Page:United States Statutes at Large Volume 98 Part 3.djvu/354
98 STAT. 2726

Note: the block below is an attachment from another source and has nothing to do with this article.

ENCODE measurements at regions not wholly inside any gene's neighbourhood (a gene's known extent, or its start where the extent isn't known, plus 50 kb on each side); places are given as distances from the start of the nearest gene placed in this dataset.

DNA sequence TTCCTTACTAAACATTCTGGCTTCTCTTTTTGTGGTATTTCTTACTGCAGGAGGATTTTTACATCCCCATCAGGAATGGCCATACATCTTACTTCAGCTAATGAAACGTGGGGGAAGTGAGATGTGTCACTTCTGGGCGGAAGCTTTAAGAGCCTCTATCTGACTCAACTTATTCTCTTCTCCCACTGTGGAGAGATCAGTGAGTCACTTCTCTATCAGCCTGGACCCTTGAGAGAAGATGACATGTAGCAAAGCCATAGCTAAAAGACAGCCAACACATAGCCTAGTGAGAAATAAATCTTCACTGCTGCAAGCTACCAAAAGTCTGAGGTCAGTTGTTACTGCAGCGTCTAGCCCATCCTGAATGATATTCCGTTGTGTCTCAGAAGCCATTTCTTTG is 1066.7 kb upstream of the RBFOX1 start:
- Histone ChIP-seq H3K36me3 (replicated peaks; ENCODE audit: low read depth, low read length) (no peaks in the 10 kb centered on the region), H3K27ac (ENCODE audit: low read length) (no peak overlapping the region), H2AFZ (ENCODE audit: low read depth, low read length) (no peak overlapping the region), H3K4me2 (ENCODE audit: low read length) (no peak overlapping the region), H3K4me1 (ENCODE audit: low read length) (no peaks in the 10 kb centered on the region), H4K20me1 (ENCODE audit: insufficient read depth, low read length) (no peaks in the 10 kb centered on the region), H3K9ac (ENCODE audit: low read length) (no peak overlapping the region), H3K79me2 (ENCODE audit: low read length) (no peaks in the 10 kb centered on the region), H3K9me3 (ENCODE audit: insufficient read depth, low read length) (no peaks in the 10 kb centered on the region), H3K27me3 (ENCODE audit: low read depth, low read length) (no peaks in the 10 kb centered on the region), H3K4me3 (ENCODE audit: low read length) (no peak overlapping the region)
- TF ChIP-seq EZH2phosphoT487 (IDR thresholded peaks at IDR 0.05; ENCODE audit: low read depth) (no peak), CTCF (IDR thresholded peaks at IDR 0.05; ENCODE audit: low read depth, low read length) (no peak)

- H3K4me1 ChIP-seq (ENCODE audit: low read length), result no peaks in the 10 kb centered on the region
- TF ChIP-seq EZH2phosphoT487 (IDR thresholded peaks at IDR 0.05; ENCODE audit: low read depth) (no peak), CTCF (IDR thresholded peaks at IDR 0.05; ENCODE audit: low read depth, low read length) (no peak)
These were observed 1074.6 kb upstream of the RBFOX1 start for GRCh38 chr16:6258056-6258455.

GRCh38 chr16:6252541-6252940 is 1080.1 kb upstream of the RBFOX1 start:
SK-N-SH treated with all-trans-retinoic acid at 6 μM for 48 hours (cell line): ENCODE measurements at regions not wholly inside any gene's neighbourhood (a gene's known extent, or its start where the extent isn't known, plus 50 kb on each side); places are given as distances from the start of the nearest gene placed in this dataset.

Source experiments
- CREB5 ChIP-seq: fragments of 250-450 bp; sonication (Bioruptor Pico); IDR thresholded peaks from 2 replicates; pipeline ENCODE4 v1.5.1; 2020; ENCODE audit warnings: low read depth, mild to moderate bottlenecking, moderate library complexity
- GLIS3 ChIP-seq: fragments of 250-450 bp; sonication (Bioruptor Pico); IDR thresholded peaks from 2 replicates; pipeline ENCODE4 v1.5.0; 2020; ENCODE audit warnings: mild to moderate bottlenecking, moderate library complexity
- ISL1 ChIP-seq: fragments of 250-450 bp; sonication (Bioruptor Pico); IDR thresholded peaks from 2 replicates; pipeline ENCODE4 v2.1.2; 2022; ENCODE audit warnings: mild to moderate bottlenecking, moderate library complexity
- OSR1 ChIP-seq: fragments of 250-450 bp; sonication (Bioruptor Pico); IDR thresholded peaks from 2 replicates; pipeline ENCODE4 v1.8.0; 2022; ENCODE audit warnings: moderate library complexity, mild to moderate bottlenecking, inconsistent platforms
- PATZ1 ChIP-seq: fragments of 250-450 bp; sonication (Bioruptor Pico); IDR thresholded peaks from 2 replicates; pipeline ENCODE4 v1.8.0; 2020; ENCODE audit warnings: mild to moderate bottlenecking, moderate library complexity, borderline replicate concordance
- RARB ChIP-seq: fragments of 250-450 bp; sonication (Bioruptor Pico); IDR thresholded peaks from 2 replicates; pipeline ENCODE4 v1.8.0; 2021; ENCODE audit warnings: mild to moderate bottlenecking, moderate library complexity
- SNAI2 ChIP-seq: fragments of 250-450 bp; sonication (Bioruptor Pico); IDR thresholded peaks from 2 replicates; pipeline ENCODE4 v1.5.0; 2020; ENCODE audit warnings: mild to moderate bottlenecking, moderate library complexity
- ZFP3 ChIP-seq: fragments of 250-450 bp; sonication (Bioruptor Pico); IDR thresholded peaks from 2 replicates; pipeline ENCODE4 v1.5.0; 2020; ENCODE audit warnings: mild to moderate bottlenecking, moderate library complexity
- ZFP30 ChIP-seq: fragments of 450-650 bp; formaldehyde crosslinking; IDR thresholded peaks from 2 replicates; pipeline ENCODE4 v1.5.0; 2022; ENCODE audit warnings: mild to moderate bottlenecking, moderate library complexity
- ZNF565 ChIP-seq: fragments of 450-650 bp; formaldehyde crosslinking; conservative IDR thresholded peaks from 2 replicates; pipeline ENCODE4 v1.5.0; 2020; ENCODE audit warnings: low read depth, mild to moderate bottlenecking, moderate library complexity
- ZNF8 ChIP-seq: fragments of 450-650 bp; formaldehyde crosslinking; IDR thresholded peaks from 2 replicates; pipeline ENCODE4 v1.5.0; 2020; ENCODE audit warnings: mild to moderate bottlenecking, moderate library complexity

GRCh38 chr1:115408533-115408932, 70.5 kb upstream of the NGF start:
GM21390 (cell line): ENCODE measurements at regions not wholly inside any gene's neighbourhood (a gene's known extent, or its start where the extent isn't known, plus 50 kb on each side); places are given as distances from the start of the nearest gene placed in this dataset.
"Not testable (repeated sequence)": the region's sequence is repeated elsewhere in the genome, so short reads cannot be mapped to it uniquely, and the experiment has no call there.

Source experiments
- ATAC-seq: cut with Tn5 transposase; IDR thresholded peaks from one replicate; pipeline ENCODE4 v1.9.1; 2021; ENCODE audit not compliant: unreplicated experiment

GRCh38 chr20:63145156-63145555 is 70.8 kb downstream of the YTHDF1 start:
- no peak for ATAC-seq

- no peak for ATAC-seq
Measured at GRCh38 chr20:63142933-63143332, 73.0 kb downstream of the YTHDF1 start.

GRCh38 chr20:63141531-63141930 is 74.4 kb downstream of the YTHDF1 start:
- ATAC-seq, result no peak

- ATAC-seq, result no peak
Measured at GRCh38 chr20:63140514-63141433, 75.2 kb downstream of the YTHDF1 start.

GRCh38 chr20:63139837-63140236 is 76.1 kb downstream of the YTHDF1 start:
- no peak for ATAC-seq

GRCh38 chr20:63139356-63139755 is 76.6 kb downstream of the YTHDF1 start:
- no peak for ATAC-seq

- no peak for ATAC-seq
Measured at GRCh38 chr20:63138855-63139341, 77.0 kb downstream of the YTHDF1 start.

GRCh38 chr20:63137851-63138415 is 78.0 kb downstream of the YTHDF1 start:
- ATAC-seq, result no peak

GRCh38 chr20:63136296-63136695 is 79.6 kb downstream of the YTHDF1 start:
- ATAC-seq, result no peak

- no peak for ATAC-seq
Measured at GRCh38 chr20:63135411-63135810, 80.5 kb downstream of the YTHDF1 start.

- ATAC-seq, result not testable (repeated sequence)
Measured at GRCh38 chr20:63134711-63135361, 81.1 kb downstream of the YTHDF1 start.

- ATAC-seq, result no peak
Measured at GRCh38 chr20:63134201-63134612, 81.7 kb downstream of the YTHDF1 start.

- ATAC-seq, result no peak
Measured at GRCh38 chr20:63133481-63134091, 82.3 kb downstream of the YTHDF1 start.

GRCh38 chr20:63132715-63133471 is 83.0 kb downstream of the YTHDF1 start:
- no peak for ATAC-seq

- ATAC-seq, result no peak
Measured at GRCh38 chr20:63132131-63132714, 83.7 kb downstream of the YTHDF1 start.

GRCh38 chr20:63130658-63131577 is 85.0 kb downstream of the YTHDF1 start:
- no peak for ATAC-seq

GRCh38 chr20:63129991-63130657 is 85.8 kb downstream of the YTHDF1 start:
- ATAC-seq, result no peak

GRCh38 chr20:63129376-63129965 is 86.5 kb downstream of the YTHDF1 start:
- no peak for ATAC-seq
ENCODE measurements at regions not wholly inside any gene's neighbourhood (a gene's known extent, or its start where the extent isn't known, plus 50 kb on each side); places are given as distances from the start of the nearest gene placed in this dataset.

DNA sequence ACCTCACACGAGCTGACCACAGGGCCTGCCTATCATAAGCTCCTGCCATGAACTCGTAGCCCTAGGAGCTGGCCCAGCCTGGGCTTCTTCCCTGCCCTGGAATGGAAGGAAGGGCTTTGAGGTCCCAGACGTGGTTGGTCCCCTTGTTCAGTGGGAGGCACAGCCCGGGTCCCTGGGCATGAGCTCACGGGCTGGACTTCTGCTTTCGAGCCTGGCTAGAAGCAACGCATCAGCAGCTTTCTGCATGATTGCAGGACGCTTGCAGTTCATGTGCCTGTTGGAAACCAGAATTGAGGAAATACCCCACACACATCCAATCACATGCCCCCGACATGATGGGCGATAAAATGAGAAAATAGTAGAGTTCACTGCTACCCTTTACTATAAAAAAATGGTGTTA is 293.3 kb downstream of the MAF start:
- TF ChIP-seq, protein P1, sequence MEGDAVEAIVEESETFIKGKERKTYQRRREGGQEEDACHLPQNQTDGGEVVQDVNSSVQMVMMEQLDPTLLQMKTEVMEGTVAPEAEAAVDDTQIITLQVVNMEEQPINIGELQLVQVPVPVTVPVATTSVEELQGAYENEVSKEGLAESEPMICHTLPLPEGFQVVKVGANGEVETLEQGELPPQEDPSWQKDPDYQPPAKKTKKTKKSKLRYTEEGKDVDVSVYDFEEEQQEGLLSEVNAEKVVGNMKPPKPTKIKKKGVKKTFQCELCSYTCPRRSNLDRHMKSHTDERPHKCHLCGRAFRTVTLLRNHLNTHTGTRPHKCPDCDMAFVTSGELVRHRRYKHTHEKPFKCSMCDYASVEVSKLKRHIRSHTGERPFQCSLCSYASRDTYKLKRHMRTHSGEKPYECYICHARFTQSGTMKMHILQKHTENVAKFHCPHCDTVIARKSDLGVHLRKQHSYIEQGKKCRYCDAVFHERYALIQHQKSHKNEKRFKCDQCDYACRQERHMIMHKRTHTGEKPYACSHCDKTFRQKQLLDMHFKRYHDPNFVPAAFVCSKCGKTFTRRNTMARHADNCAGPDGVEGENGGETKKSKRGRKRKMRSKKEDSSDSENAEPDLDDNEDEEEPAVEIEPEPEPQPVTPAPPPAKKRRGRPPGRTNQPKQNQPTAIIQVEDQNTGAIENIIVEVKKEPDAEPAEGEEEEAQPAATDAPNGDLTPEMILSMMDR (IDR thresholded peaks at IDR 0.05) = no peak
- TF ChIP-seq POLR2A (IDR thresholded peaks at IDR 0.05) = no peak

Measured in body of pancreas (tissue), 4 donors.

PUBLIC LAW 98-542—OCT. 24, 1984 (6) As of the date of the enactment of this Act, there are sixtysix federally sponsored research projects being conducted relating to herbicides containing dioxin, at a cost to the Federal Government in excess of $130,000,000 and, as of 1981, federally sponsored research projects relating to ionizing radiation were costing the Federal Government more than $115,000,000. (7) The initial results of one project—an epidemiological study, conducted by the United States Air Force School of Aerospace Medicine, of the health status of the "Ranch Hand" veterans who carried out the loading and aerial spraying of herbicides containing dioxin in Vietnam and in the process came into direct skin contact with such herbicides in their most concentrated liquid form—were released on February 24, 1984, and contained the conclusion "that there is insufficient evidence to support a cause and effect relationship between herbicide exposure and adverse health in the Ranch Hand group at this time". (8) The "film badges" which were originally issued to members of the Armed Forces in connection with the atmospheric nuclear test program have previously constituted a primary source of dose information for veterans (and survivors of veterans) filing claims for Veterans' Administration disability compensation or dependency and indemnity compensation in connection with exposure to radiation. (9) These film badges often provide an incomplete measure of radiation exposure, since they were not capable of recording inhaled, ingested, or neutron doses (although the Defense Nuclear Agency currently has the capability to reconstruct individual estimates of such doses), were not issued to most of the participants in nuclear tests, often provided questionable readings because they were shielded during the detonation, and were worn for only limited periods during and after each nuclear detonation. (10) Standards governing the reporting of dose estimates in connection with radiation-related claims for Veterans' Administration disability compensation vary among the several branches of the Armed Forces, and no uniform minimum standards exist. (11) The Veterans' Administration has not promulgated permanent regulations setting forth specific guidelines, standards, and criteria for the adjudication of claims for Veterans' Administration disability compensation based on exposure to herbicides containing dioxin or to ionizing radiation. (12) Such claims (especially those involving health effects with long latency periods) present adjudicatory issues which are significantly different from issues generally presented in claims based upon the usual types of injuries incurred in military service. (13) It has always been the policy of the Veterans' Administration and is the policy of the United States, with respect to individual claims for service connection of diseases and disabilities, that when, after consideration of all evidence and material of record, there is an approximate balance of positive and negative evidence regarding the merits of an issue material to the determination of a claim, the benefit of the doubt in resolving each such issue shall be given to the claimant.